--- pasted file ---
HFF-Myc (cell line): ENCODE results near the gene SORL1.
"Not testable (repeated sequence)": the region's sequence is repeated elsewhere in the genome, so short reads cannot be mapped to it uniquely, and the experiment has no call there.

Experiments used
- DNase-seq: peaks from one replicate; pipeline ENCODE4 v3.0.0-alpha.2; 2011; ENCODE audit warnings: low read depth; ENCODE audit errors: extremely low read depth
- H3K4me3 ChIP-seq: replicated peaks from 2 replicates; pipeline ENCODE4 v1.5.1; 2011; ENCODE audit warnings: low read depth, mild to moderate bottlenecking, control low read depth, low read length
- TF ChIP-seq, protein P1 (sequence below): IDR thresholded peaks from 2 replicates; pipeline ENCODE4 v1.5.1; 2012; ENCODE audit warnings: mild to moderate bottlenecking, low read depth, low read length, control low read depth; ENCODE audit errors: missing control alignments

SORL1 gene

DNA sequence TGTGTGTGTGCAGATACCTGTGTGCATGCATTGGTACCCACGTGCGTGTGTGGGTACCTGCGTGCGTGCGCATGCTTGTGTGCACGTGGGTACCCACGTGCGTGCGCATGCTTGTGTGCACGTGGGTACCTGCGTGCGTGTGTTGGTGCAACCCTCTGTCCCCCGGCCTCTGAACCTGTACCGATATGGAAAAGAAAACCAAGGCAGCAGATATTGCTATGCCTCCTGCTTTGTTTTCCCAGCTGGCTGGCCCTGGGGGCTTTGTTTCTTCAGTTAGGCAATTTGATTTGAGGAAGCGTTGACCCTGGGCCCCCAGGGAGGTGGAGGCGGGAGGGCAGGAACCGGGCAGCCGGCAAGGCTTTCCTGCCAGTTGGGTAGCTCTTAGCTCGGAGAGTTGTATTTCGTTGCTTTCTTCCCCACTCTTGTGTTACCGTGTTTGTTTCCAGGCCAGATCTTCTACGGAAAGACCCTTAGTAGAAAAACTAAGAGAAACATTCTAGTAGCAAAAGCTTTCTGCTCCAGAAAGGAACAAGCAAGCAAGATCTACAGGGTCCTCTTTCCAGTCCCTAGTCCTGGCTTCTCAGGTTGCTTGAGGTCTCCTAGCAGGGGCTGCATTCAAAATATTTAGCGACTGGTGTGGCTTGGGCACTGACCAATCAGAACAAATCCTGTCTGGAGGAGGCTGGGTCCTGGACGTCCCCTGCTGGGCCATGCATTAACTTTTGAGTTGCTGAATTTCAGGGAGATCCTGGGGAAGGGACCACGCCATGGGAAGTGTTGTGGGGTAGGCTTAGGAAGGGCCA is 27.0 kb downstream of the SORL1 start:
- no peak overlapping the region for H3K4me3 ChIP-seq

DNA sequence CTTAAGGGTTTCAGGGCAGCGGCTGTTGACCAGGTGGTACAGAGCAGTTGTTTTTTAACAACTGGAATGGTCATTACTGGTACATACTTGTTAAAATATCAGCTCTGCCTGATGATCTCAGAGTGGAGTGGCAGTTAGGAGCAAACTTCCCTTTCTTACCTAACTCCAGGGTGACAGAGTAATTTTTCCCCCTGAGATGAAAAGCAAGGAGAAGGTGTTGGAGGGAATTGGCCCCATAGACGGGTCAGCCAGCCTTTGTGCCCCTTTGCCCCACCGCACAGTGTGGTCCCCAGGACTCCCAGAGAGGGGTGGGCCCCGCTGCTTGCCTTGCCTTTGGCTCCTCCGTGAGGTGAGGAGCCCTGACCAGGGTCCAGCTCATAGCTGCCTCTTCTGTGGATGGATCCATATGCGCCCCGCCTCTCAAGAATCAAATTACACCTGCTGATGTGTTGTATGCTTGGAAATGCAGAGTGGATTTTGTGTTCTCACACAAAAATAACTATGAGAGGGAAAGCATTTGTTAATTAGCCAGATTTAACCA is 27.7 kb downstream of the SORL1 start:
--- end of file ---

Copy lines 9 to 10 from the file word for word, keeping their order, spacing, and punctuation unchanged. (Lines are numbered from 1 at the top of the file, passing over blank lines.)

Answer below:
- no peak overlapping the region for H3K4me3 ChIP-seq

DNA sequence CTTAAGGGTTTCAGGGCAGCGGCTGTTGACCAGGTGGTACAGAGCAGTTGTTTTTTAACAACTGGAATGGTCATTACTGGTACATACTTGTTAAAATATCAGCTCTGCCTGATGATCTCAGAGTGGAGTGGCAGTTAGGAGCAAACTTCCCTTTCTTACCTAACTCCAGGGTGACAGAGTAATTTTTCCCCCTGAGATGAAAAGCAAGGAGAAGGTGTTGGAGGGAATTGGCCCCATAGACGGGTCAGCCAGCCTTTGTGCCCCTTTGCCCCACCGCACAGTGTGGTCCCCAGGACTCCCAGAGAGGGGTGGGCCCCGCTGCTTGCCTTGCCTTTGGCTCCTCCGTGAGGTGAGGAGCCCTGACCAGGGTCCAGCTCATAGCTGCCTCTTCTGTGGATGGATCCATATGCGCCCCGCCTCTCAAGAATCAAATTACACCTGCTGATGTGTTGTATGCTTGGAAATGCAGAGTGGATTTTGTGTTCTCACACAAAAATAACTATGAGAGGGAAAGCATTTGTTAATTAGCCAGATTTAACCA is 27.7 kb downstream of the SORL1 start: